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At No. 7, Bucs need help to have great draft pick fall to them

By Rick Stroud | Bucs Reporter
Published: March 3, 2018
Penn State running back Saquon Barkley has been impressive at this past week's NFL scouting combine in Indianapolis. He would be a great draft pick for the Bucs, but it seems unlikely he would drop to No. 7. [Associated Press]

INDIANAPOLIS — Give them Saquon Barkley. Think how far his legs would carry the Bucs. Plug in Bradley Chubb. Sacks would be up, quarterbacks would go down. If only they could select Quenton Nelson. A changing of the guard would commence immediately in the NFC South.

But whether you're talking about the Penn State running back, the North Carolina State defensive end or the Notre Dame guard, the Bucs can't catch a break in the NFL draft.

Blame it on the touchdown catch Chris Godwin made in the final seconds of Tampa Bay's 31-24 win over the Saints in the season finale. That play pushed the team's draft order down two spots to No. 7 overall, which means the Bucs may be a digit or two short of the winning lottery ticket.

If you follow the Bucs, this is nothing new.

For years, Tampa Bay always seemed to be picking just a spot or two outside of where the consensus star players are selected.

In 1989, the Bucs took Nebraska LB Broderick Thomas No. 6 overall. He wasn't even the best Thomas in the draft. Derrick Thomas went to Kansas City two spots earlier. And at No. 5 overall? Deion Sanders to the Atlanta Falcons.

In 1991, the Bucs took Tennessee OT Charles McRae No. 7 overall. One pick earlier, DT Eric Swann went to the Cardinals. McRae was a bust. Swann became a two-time All-Pro.

Sometimes, the Bucs do it to themselves. In 1990, Tampa Bay owned the No. 4 overall pick and selected LB Keith McCants, who had played for Tampa Bay coach Ray Perkins at Alabama. With the next pick, the San Diego Chargers selected LB Junior Seau, who had a Hall of Fame career.

What the Bucs are rooting for at this NFL scouting combine and during the next month is for teams to fall in love with all the top quarterbacks in this draft.

Southern Cal's Sam Darnold, UCLA's Josh Rosen, Wyoming's Josh Allen and Oklahoma's Baker Mayfield all could go before the Bucs are on the clock. It's almost imperative they do if Tampa Bay is going to have a consensus elite player left on the board in the first round.

Several teams picking ahead of Tampa Bay absolutely could use a quarterback: The Browns, Giants, Broncos and Jets.

But Cleveland has the No. 1 and No. 4 overall selections, so one of those position players is probably gone.

Barkley put on such a show this past week that he may become the first running back to be selected No. 1 since Penn State's Ki-Jana Carter in 1995. At 233 pounds, Barkley ran 4.41 in the 40-yard dash, did 29 reps of 225 pounds and had a 41-inch vertical jump.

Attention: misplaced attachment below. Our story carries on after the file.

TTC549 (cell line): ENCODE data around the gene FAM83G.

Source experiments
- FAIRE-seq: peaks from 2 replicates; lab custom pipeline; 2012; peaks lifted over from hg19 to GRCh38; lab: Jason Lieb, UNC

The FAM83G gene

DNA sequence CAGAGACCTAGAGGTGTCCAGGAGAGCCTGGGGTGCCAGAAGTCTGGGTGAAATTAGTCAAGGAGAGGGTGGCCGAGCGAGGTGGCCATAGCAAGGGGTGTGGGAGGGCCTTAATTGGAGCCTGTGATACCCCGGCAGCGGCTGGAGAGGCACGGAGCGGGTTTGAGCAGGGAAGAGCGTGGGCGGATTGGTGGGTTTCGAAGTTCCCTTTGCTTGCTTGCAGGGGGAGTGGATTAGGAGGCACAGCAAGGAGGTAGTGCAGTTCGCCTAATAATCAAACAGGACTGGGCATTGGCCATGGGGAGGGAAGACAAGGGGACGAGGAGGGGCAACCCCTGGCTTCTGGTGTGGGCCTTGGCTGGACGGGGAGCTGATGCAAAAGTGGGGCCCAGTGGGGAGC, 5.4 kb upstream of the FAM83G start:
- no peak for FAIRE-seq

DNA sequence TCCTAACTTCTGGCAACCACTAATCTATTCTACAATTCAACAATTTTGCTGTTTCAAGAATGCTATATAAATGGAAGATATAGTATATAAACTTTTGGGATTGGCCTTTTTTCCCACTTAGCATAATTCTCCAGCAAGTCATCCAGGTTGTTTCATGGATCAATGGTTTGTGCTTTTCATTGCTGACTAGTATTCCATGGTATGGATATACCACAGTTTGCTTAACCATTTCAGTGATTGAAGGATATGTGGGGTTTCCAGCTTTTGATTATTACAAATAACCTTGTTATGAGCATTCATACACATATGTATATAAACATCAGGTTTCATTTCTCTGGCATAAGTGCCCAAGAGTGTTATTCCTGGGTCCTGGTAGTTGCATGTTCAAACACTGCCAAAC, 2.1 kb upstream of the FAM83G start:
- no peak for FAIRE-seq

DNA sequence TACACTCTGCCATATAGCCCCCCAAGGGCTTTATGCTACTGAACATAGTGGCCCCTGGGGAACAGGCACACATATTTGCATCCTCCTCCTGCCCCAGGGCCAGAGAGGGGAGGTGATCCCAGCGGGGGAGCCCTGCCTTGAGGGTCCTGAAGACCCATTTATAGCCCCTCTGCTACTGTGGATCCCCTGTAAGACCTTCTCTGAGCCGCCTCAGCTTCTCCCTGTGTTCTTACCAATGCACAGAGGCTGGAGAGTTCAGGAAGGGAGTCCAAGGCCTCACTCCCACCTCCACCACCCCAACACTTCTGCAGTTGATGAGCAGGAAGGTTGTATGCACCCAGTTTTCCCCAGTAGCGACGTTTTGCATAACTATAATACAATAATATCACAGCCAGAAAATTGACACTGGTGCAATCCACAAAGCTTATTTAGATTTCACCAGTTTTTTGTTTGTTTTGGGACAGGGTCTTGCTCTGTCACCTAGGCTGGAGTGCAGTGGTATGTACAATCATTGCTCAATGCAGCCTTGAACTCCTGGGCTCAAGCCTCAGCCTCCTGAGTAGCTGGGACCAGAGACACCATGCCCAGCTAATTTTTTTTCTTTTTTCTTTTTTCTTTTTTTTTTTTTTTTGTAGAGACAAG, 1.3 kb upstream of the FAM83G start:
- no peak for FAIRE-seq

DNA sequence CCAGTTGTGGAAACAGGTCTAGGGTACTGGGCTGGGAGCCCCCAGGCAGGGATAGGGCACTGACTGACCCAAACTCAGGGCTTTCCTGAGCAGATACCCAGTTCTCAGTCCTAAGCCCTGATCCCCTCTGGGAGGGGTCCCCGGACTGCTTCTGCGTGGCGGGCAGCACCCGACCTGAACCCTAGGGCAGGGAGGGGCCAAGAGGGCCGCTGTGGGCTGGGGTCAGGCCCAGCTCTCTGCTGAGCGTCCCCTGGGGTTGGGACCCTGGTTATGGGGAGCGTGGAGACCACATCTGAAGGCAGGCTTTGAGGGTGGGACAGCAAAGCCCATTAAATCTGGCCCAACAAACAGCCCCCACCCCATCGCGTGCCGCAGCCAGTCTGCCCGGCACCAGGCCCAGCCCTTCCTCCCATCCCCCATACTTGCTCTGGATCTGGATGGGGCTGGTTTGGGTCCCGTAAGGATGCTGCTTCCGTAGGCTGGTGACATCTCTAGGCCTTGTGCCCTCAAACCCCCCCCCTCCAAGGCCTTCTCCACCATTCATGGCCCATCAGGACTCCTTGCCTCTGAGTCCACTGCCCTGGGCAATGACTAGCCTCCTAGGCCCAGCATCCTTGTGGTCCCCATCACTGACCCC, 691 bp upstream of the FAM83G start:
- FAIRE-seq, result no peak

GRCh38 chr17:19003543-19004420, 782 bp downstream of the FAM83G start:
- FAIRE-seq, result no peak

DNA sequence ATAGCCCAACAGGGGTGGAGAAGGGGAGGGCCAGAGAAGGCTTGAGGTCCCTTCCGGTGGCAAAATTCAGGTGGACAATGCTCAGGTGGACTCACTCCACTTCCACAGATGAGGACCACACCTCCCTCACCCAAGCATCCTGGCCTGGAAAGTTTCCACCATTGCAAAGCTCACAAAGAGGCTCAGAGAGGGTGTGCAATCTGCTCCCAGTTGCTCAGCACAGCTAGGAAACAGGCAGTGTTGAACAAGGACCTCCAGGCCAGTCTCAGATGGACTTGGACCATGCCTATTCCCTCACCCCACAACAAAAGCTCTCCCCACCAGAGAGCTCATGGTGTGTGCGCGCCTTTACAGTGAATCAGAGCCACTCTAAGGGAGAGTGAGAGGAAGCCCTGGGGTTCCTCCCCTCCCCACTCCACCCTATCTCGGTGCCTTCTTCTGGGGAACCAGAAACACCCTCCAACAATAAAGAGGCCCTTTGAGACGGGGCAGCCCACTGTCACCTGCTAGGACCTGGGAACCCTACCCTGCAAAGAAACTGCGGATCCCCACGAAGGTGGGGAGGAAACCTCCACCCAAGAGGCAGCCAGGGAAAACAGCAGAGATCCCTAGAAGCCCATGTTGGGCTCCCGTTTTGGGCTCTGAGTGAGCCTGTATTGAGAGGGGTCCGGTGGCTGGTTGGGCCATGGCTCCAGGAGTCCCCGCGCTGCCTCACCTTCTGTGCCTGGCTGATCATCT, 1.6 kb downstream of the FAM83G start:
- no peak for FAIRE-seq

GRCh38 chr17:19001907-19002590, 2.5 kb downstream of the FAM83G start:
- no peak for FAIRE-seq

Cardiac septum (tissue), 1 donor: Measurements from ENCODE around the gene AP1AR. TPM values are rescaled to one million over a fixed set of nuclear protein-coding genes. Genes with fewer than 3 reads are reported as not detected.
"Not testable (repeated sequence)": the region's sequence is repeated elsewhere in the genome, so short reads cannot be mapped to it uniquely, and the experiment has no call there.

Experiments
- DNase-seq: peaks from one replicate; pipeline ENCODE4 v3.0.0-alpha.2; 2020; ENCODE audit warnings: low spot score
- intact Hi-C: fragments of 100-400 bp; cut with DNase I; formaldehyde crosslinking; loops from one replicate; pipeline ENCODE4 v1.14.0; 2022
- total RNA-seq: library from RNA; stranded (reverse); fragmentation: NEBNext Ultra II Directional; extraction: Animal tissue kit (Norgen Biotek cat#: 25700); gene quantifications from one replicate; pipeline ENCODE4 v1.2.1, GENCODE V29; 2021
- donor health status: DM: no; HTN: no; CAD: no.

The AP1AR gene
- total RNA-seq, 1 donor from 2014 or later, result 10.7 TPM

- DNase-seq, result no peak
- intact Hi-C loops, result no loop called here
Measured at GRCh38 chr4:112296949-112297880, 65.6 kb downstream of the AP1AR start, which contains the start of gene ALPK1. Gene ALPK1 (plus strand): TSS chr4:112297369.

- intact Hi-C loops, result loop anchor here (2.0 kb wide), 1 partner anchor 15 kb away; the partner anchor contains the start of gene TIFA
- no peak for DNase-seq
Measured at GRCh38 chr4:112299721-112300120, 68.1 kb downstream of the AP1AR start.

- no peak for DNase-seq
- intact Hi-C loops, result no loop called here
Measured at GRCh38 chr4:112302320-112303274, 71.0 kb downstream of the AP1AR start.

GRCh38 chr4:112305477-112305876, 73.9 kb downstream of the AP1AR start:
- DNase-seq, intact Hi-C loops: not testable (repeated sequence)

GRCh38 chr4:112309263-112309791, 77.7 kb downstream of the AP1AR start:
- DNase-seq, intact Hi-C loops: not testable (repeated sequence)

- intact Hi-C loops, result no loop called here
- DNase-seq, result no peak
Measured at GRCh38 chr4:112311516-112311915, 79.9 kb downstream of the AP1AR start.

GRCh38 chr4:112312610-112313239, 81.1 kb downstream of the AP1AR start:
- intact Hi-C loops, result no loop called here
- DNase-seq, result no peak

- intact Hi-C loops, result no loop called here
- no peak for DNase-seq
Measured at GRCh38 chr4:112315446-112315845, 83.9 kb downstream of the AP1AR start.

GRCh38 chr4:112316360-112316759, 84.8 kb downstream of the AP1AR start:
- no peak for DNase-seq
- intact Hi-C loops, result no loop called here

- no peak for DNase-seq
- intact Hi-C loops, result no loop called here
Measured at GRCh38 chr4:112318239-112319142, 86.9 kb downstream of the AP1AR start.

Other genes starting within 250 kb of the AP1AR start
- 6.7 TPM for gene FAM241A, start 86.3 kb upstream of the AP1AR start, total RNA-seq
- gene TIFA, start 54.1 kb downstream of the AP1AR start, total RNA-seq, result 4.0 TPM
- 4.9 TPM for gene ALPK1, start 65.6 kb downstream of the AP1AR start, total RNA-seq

He has interviewed with the Bucs, but even if all four QBs go ahead of Tampa Bay's pick, it's hard to imagine Barkley falling to No. 7.

Chubb is the best edge rusher in the draft with 20 sacks and 44 tackles for loss in the past two seasons. The Bucs were the only team that had fewer sacks (22) last season than the Colts (25), who pick third.

Nelson would provide an instant upgrade at a Bucs position of need with guards Kevin Pamphile and Evan Smith expected to hit free agency. The Giants, Browns and Broncos all need offensive line help, so if any of those teams addresses the quarterback position in free agency, Nelson will be gone.

That leaves the possibility of Alabama DB Minkah Fitzpatrick being on the board if the aforementioned quarterbacks go in the top six picks. Fitzpatrick would be a perfect strong safety to pair with Justin Evans, but that's a lot of resources to spend on that position that the Bucs will try to address in free agency.

TRADE RUMBLINGS: Not sure why the Bucs didn’t land Rams DE Robert Quinn, who was traded to the Dolphins for a fourth-round pick and a swap of sixth-rounders.

Quinn, 27, has two years remaining on his contract which will pay him $24 million. He had 81/2 sacks last season. The Bucs were interested, but it's unclear if they made an offer or didn't offer as much as Miami or if the Rams preferred to deal him to an AFC team.

HONEY BADGER: The Bucs spent some time this week watching film of Cardinals S Tyrann Mathieu. The Cardinals owe Mathieu $18.75 million in guaranteed salary if he is on the roster March 17. He could be made available for trade, and Tampa Bay may have an interest. Former Cardinals defensive line coach Brentson Buckner is now on the Bucs staff. Mathieu, who turns 26 in May, played a league-high 1,263 snaps last season and finished with 74 tackles, two interceptions and seven pass breakups. The question is, where does he fit? Evans is more of the rangy, ball-hawking safety who plays the deep middle. At this stage of his career, that’s maybe what Mathieu does best. There’s also a possibility he makes it to free agency.